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I've got the following tables:

Table1 {ArticleNo (int), ArtDescription (string) }

Table2 { ArticleNo (int), Year (date) }

Table1.ArticleNo is a primary key. Table2.ArticleNo is a foreign key referenced to table1.ArticleNo

It's kinda difficult to explain what I want to query, so here a short example:


Table1

(1,Desk)
(2,Chair)
(3,Ruler)

Table2

(1,2000)
(1,2000)
(2,2001)

The query should return:

1 Desk 2001
2 Chair 2000
3 Ruler 2000
3 Ruler 2001

All articles which are not sold (or whatever) in all years (all years from table2).


I hope you understand my example - the query seems to be very complex. Here my approach to a solution:

SELECT table1.ArticleNo,table1.ArtDescription,table2.Year
FROM table1
JOIN table2
ON table1.ArticleNo=table2.ArticleNo
WHERE NOT table1.ArticleNo IN (SELECT table2.Year FROM table2);

I tried lots of different things.. I hope you can help me!

Thanks a lot in advance!

-patrick

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1  
I think you might want to rethink your table schemas. This is going to get very complex very quickly and doesn't provide any immediate benefit. Perhaps your second table should be the years in which the items are sold, as opposed to not sold. –  Craig Wilson Nov 14 '10 at 13:40
    
In your example on the line "WHERE NOT table1.ArticleNo IN (SELECT table2.Year FROM table2);" you're comparing ArticleNo to a Year. From your data example that will never match. –  Ash Burlaczenko Nov 14 '10 at 13:59
    
Which database engine are you using? –  Quassnoi Nov 14 '10 at 17:02

3 Answers 3

SELECT  t1.*, t2.year
FROM    t1
CROSS JOIN
        (
        SELECT  DISTINCT year
        FROM    t2
        ) t2
WHERE   (t1.id, t2.year) NOT IN
        (
        SELECT  t2.id, t2.year
        FROM    t2
        )

Create an index on t2 (year, id) (in this order) for the query to work fast.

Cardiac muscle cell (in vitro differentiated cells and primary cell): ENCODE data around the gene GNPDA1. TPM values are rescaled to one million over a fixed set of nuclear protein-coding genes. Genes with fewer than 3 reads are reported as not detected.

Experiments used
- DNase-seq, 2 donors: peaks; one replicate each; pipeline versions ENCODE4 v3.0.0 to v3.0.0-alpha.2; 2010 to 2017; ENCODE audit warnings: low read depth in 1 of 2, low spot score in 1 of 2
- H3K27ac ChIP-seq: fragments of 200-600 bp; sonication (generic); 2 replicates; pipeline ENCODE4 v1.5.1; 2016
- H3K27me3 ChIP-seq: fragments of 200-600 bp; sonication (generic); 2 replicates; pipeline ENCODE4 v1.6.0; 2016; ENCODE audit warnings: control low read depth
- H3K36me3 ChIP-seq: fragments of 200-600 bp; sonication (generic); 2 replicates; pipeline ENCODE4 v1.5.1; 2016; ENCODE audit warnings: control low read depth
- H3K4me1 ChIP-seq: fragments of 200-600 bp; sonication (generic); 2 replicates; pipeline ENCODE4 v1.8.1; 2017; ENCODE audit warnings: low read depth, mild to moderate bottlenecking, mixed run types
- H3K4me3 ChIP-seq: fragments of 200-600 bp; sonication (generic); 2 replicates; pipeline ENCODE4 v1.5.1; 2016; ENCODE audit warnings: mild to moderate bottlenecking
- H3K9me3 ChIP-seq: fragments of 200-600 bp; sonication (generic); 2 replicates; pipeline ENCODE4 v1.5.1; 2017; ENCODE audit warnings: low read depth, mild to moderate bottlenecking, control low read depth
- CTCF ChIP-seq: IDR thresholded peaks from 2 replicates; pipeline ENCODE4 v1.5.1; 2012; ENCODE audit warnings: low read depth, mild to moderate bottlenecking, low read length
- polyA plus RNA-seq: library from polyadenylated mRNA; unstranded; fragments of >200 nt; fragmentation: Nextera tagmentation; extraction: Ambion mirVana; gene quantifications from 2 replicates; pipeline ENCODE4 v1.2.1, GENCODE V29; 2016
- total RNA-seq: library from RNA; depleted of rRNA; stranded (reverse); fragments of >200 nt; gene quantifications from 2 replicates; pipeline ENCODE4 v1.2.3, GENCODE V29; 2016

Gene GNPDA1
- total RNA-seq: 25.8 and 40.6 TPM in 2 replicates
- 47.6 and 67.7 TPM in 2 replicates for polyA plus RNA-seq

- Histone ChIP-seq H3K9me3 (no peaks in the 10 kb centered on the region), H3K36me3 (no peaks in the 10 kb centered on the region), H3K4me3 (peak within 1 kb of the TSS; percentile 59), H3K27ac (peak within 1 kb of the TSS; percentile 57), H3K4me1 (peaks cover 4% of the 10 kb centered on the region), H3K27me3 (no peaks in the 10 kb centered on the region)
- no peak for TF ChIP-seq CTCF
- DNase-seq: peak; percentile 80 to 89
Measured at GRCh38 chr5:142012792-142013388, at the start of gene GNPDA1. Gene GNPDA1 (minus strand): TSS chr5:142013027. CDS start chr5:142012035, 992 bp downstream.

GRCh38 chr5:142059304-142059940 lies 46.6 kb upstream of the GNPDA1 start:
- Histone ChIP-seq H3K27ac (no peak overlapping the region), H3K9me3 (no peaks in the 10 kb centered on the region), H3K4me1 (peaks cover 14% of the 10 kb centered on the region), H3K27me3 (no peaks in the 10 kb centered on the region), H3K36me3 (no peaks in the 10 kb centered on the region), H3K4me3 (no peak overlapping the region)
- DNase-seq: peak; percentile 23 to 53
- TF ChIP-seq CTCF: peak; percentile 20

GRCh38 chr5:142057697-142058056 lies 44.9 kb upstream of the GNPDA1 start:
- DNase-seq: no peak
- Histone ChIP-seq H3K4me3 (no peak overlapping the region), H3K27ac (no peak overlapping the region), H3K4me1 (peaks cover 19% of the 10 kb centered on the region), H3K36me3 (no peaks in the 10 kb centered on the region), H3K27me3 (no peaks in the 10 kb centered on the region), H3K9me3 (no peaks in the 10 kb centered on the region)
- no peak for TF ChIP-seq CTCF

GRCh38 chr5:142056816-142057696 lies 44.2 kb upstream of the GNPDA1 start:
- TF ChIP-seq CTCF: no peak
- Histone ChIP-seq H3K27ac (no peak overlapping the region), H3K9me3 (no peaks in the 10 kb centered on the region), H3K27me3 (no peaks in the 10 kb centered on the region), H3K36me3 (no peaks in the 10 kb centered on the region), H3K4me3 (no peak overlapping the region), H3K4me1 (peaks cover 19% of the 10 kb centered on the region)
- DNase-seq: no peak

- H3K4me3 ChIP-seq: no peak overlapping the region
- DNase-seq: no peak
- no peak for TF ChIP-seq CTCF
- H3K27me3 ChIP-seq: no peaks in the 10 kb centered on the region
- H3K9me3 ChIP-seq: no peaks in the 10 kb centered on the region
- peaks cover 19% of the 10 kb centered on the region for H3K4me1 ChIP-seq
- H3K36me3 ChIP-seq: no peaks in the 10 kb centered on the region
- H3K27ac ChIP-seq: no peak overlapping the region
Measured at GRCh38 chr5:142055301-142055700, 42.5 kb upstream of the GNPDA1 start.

share|improve this answer
    
Thanks for your help! And sorry about the bad formatting - now I know how to do that better. –  patrick. Nov 14 '10 at 13:43

You could use a cross join to create a list of all item+year combinations. Then you could filter the rows without sales with a not exists condition:

select  *
from    t1 items1
cross join    
        (
        select  distinct year
        from    t2 sales1
        ) sales2
where   not exists
        (
        select  *
        from    t2 sales3
        where   sales3.ItemId = items1.ItemId
                and sales3.Year = sales2.Year
        )
share|improve this answer

There are a bunch of ways of doing this. Two examples:

select
  t1.ArtDescription,
  y.Year
from
  Table1 t1
  join (
    select distinct
      t2.Year
    from
      Table2 t2
  ) y on 1=1
where
  not exists (
    select
      1
    from
      Table2 tx2
    where
      tx2.ArticleNo = t1.ArticleNo and tx2.Year = y.Year)

Oracle (SQL Server can do the same thing, use EXCEPT instead of MINUS):

select
  t1.ArtDescription,
  y.Year
from
  Table1 t1
  join (
    select distinct
      t2.Year
    from
      Table2 t2
  ) y on 1=1
MINUS
select
  t12.ArtDescription
  t22.Year
from
  Table1 t12
  join Table2 t22 on t12.ArticleNo = t22.ArticleNo
share|improve this answer
    
Nice one, I think you can write it a little more clearly by replacing the "join ... on 1=1" with a "cross join" –  Andomar Nov 14 '10 at 13:45
    
ahh.. the first one doesn't look that complex. Thank you! –  patrick. Nov 14 '10 at 13:45

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